Gates Bar-B-Q (Kansas City)


Here now is my last meal report from our brief visit to Kansas City in July and quite appropriately it is of a meal eaten at one of the city’s most sanctified barbecue institutions, perhaps second only to Arthur Bryant’s in that sense. I am referring, of course, to Gates Bar-B-Q. It too traces its history back to Henry Perry—the father of Kansas City barbecue and the man whose restaurant evolved into Arthur Bryant’s. The original location of Gates was founded in 1946, with the Gates family partnering with another of Perry’s employees/students, Arthur Pinkard. Unlike Arthur Bryant’s, Gates is still black-owned and indeed still in the Gates family. That original location, at 18th and Vine, does not appear to still be extant. Gates does have six locations in the Kansas City metro now. Of those, we dined at the large restaurant on Emanuel Cleaver Blvd., selecting it for its proximity both to the Nelson-Atkins Museum, which was our previous port of call and to access to the highway back to Minnesota, which would be our next. It was a fine meal and a fine farewell to Kansas City. Continue reading

The City Market and Lunch at Pigwich (Kansas City)


I do very much enjoy walking around urban markets in cities I visit. Accordingly, a stop at Kansas City’s City Market was on our itinerary. Originally, this was supposed to be our last stop on the Thursday of our trip. It’s located in the north of the city, right by Highway 35 and the plan had been to go for a walk by the river, browse the market, eat a quick lunch at Pigwich and hit the road. All of this got thrown for a loop by my lame trip planning. I’d put a visit to the Nelson-Atkins Museum of Art on the agenda for Wednesday (preceded by lunch at Gates-Bar-B-Q). Of course, since I only bothered to look at the museum’s website closely on Wednesday morning I discovered rather late in the game that the Nelson-Atkins is closed on Tuesday and Wednesdays. (Isn’t all this detail fascinating?!) So we went to the Nelson-Atkins and Gates on our last day and on Wednesday started out with a walk by the river, a stroll through the City Market and lunch at Pigwich. Here’s how it went. Continue reading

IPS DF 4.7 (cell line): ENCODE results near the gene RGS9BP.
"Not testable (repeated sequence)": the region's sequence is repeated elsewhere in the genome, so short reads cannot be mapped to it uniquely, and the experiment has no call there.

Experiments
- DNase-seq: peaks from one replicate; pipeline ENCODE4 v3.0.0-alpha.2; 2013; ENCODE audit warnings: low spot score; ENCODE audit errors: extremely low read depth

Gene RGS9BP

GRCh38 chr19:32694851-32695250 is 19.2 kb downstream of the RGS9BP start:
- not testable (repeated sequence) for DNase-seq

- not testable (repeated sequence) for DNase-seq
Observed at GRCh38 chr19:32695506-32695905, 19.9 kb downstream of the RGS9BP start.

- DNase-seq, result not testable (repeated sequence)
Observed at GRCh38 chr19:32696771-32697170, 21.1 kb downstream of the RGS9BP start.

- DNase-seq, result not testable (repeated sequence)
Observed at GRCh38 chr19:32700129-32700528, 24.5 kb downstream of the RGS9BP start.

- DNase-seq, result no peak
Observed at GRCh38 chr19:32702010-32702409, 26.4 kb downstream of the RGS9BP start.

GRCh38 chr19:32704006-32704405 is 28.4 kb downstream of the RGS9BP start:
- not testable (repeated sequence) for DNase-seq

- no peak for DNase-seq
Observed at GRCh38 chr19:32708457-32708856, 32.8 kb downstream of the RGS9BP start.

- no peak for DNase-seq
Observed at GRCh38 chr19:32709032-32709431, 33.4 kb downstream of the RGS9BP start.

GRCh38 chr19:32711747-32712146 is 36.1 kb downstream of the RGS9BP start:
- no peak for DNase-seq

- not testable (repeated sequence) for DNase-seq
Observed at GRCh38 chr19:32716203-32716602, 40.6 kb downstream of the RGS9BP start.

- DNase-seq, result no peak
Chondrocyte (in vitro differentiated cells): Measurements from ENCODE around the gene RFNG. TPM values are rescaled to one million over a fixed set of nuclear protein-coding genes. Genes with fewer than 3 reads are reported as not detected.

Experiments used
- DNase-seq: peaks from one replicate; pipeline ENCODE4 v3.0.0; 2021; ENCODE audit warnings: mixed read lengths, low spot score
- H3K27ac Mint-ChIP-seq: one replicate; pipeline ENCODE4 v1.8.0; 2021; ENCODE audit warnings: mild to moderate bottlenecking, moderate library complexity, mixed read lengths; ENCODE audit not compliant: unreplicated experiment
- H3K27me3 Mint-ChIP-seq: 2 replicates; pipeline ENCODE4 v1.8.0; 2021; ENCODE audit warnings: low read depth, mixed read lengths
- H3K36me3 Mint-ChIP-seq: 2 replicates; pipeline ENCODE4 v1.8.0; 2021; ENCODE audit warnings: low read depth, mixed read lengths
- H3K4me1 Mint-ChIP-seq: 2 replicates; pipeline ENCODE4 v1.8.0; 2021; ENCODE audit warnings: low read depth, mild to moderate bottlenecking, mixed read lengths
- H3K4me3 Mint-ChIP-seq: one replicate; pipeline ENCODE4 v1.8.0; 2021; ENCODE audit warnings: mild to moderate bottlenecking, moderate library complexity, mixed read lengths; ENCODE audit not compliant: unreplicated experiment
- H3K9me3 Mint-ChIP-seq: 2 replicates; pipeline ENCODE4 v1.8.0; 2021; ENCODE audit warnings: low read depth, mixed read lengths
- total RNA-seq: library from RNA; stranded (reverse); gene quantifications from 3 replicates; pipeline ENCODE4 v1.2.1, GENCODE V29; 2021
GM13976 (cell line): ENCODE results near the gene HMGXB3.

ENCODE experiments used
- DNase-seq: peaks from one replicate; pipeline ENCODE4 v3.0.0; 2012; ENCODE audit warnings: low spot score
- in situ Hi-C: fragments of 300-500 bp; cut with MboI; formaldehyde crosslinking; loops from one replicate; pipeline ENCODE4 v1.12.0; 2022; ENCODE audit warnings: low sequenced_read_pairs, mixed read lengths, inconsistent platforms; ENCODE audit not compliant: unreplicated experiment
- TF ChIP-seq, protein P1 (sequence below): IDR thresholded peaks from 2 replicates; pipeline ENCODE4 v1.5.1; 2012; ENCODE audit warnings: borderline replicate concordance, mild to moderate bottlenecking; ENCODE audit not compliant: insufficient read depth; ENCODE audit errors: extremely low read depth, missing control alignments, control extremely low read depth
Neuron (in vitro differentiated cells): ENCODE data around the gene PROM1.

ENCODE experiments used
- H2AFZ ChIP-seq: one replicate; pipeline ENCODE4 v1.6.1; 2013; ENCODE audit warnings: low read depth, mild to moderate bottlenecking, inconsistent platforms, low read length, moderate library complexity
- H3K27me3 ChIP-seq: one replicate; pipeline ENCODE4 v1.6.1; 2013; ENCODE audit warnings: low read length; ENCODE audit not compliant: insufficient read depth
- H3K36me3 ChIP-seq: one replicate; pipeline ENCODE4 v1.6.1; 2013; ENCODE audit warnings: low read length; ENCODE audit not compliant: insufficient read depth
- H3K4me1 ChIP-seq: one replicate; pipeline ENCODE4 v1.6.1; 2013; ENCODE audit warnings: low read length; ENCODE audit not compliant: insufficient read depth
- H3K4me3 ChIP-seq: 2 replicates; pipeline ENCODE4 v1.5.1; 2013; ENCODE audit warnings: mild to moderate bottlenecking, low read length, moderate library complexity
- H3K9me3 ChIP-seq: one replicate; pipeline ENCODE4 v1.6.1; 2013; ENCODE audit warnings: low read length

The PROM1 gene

Arthur Bryant’s (Kansas City)


Our eating in Kansas City began at the original gas station location of Joe’s Kansas City, a few hours after our arrival. When I say the “original” location I don’t mean to suggest that this is a very old restaurant: it opened in the late 1990s. Arthur Bryant’s, where we ate lunch the next day, on the other hand goes way back to the beginnings of Kansas City barbecue, being indeed the place where the genre solidified and gained renown. The original proprietor, Henry Perry, the “father of Kansas City barbecue, had begun to sell his wares in the early decades of the 20th century, first at a stand and then to a restaurant in the 18th and Vine neighbourhood. On his death Perry’s business passed to his employee, Charlie Bryant in 1940 and his brother Arthur took over in 1946 and moved the restaurant to its current location at 18th and Brooklyn in 1949. (All this information is from Wikipedia, in case you’re wondering.) Continue reading

Joe’s Kansas City Bar-B-Que (Kansas City)